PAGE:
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“The Hunger Games” prequel shows the early days of a beloved franchise

(Photo courtesy of: DigitalSpy) “Rachel Zegler shines as Lucy Gray in ‘The Ballad of Songbirds and Snakes.'”

Savannah Baker
Connector Editor

The Hunger Games franchise rewinds time to bring a new story to the big screen. The highly anticipated prequel, “The Ballad of Songbirds and Snakes,” has been on the radar for many Hunger Games fans since the release of the novel of the same name by Suzanne Collins in 2020.

“The Ballad of Songbirds and Snakes” follows the story of 18-year-old Coriolanus Snow as a mentor in the tenth annual Hunger Games—64 years before Katniss Everdeen was first reaped for her games. Coriolanus Snow is assigned to the District 12 tribute, Lucy Gray Baird, who quickly captivates the citizens of Panem with her singing.

With the return of director Francis Lawrence and producer Nina Jacobson, the hopes for an excellent execution of the book-to-screen adaptation were high. From the beautiful cinematography to the phenomenal performances, “Songbirds and Snakes” succeeds in giving fans a fantastic fifth “Hunger Games” movie.

Lead actors Tom Blyth as Coriolanus Snow and Rachel Zegler as Lucy Gray each put on an outstanding performance, fully embodying their characters. Zegler performs a number of ballads throughout the film. Lawrence had Zegler perform each of these songs live on set, giving each performance authenticity. When Lucy Gray is on stage with her fellow covey members, the audience is transported into the crowd.

Despite Blyth and Zegler each having amazing individual performances, the two seemed to lack on-screen chemistry. However, this may be due to the time constraint of the film. The audience does not get to see the two love birds’ full dynamic and arch with a limited run-time. This damages Blyth and Zegler’s chemistry on-screen.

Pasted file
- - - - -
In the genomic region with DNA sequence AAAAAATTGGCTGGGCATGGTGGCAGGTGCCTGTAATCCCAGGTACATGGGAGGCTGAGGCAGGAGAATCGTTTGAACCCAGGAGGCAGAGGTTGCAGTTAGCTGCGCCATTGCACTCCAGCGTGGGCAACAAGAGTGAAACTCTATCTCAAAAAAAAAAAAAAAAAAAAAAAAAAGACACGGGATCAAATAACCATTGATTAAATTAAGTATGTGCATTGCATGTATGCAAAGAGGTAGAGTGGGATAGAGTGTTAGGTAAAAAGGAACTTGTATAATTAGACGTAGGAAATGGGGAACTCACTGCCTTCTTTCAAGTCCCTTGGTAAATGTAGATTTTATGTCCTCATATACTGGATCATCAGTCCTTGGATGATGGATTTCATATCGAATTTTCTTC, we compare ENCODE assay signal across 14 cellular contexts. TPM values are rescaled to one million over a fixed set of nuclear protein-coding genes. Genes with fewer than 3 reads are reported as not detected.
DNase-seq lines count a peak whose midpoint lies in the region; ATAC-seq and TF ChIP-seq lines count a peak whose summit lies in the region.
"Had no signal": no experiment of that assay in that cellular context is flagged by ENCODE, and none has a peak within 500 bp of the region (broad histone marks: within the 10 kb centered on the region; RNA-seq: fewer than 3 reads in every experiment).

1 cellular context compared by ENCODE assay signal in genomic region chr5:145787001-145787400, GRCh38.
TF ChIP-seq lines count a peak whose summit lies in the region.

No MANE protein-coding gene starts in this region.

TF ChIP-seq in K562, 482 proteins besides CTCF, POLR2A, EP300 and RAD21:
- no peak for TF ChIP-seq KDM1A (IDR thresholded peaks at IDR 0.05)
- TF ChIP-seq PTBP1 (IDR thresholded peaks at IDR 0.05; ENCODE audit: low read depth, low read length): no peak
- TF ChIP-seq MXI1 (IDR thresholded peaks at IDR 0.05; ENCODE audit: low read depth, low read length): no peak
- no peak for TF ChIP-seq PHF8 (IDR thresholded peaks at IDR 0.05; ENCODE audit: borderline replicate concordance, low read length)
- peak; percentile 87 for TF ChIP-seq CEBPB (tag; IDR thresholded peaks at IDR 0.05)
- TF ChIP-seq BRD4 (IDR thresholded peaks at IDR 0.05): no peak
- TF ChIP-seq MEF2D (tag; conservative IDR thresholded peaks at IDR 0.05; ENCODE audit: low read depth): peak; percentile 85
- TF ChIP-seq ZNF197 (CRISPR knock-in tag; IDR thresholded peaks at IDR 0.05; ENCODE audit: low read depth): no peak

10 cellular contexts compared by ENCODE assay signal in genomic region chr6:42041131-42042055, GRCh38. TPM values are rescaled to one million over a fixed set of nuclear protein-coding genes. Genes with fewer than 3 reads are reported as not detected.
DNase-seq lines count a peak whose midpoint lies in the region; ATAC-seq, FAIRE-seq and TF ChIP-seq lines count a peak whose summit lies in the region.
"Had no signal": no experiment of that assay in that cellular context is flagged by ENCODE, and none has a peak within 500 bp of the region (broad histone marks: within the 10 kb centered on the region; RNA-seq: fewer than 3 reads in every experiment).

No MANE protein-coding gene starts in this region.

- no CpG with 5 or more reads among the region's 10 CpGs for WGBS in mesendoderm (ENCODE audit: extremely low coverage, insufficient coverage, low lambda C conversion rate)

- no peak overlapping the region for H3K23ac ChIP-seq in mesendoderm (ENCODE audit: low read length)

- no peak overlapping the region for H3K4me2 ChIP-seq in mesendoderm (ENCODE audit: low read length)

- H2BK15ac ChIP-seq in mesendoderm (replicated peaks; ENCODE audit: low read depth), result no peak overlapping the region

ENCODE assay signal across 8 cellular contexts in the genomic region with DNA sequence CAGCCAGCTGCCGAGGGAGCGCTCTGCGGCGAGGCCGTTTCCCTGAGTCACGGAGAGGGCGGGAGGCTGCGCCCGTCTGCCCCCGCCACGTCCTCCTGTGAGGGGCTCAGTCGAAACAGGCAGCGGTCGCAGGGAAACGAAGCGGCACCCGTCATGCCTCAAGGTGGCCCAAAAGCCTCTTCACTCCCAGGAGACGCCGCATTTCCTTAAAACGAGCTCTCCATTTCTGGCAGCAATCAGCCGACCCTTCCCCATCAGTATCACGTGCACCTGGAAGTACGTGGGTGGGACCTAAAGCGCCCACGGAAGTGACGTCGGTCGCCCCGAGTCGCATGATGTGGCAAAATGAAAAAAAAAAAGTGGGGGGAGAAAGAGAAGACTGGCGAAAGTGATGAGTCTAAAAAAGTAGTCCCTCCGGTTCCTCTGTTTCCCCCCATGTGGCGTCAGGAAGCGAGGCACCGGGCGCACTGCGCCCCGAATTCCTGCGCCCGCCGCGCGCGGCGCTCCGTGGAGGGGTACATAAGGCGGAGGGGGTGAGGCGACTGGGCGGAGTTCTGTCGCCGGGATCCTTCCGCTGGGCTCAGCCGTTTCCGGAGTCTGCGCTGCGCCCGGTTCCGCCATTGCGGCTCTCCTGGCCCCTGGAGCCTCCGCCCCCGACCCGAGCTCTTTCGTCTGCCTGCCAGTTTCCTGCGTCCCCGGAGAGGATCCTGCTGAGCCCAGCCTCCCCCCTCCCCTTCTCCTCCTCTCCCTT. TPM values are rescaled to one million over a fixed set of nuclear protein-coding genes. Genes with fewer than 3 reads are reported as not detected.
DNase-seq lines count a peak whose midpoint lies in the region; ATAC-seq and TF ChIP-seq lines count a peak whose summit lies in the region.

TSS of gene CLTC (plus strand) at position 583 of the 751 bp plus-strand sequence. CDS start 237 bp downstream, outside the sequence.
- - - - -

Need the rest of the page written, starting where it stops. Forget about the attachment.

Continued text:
Smaller roles like Hunter Schafer as Tigris Snow, Josh Andres Rivera as Sejanus and Viola Davis as Dr. Gaul are just as exceptional as the lead performances. The filmmakers hit the nail on the head with all of their casting decisions.

The filmmakers do a great job of transporting the audience back to the Capital of Panem while staying true to the setting of “The Ballad of Songbirds and Snakes.” The Capital features are recognizable yet have a distinct appearance that makes it unique due to its composition, lighting and color. The color palette used throughout the film is not only aesthetically pleasing but aids in amplifying emotion and ambiance for viewers.

The creative decision to break the movie into three parts—staying true to the novel—helped the movie flow naturally. The plot does not drag but is not rushed either. The filmmakers found a perfect balance. Between the main plot and the subplots, nothing is left unsaid. Anything that was started was followed through to an end. This leaves no room for confusion with the audience.

“The Ballad of Songbirds and Snakes” is a wonderful exploration of Coriolanus Snow’s background and character. Lawrence and Jacobson have continued their successful streak of hitting the mark with “The Hunger Games” films.

Overall Grade: A

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